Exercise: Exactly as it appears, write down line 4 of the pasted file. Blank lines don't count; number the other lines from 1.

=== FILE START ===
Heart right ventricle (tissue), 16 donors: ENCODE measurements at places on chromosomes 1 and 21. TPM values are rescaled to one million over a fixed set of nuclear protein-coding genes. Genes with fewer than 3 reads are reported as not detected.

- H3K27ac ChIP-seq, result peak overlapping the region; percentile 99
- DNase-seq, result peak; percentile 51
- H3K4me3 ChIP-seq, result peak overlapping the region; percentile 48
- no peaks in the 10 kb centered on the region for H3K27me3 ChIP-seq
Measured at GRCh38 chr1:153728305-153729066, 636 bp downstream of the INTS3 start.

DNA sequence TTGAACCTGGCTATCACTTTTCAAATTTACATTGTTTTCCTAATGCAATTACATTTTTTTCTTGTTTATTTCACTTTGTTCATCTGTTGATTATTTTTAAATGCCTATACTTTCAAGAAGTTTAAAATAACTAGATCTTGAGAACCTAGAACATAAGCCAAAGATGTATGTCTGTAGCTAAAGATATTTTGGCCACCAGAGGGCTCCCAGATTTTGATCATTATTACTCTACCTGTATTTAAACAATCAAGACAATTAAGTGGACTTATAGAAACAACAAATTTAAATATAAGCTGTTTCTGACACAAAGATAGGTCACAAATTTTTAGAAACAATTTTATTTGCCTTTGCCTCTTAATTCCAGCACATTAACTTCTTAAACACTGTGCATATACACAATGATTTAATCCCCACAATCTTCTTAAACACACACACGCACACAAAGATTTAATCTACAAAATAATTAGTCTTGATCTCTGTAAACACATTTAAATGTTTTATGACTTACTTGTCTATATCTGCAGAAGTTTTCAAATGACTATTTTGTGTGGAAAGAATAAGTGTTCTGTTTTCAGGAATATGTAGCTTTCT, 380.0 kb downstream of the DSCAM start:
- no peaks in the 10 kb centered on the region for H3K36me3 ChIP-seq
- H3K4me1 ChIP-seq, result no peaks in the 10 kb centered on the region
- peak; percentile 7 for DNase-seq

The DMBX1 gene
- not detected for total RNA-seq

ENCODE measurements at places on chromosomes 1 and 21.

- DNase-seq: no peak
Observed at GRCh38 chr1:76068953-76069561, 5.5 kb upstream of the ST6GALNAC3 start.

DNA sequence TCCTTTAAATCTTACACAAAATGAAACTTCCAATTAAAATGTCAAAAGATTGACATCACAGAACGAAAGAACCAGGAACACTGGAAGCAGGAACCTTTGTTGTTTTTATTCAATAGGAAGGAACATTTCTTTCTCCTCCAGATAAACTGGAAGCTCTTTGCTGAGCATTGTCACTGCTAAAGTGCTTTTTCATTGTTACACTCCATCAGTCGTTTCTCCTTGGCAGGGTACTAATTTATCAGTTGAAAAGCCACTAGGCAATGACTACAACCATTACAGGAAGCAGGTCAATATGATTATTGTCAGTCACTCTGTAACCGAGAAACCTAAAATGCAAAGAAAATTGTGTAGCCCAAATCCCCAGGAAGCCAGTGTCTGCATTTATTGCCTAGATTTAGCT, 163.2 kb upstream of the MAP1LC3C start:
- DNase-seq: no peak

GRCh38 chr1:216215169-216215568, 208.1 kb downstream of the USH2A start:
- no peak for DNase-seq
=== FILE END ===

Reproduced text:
- H3K4me3 ChIP-seq, result peak overlapping the region; percentile 48